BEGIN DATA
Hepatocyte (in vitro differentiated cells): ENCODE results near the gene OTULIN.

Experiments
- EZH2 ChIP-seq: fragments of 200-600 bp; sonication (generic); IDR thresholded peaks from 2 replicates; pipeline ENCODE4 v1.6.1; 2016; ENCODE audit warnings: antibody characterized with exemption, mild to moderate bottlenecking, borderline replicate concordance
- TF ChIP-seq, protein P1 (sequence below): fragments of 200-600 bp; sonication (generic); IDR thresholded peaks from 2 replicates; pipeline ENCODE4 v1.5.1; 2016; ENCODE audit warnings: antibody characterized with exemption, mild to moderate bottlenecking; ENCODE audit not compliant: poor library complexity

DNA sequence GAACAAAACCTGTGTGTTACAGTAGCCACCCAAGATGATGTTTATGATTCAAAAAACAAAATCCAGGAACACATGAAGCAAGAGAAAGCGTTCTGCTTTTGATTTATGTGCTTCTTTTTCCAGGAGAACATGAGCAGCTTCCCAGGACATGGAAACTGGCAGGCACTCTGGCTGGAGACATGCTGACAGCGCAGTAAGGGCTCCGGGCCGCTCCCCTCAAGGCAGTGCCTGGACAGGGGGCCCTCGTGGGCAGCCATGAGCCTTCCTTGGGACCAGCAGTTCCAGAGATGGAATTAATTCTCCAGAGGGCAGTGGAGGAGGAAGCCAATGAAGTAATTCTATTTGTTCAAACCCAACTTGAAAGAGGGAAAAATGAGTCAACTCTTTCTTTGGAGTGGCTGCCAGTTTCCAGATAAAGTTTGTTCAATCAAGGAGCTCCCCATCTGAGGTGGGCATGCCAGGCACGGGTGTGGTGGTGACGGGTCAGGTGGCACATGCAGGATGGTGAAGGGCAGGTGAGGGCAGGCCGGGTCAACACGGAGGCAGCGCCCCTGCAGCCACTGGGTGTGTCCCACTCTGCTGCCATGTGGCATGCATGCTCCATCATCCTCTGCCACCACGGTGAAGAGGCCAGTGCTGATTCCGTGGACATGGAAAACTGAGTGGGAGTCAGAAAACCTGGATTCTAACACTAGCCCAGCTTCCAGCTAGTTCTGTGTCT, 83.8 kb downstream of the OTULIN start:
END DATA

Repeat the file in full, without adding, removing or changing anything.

Hepatocyte (in vitro differentiated cells): ENCODE results near the gene OTULIN.

Experiments
- EZH2 ChIP-seq: fragments of 200-600 bp; sonication (generic); IDR thresholded peaks from 2 replicates; pipeline ENCODE4 v1.6.1; 2016; ENCODE audit warnings: antibody characterized with exemption, mild to moderate bottlenecking, borderline replicate concordance
- TF ChIP-seq, protein P1 (sequence below): fragments of 200-600 bp; sonication (generic); IDR thresholded peaks from 2 replicates; pipeline ENCODE4 v1.5.1; 2016; ENCODE audit warnings: antibody characterized with exemption, mild to moderate bottlenecking; ENCODE audit not compliant: poor library complexity

DNA sequence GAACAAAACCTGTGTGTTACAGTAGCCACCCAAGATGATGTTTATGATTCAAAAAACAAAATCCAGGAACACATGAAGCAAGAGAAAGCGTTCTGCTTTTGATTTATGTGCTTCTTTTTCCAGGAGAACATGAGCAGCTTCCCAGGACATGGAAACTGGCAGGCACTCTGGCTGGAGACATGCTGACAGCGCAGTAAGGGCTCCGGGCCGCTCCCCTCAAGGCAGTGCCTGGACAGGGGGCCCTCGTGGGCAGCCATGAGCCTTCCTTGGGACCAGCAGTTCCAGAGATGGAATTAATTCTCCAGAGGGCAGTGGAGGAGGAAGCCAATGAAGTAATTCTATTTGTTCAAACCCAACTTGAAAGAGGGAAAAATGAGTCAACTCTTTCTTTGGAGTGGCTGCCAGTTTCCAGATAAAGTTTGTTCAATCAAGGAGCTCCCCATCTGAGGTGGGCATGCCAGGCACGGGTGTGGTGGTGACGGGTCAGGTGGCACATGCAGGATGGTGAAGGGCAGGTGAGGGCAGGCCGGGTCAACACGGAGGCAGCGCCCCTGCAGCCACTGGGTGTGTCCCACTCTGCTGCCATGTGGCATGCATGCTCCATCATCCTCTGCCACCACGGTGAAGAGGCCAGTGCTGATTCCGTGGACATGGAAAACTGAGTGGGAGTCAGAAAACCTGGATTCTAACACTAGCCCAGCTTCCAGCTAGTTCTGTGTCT, 83.8 kb downstream of the OTULIN start: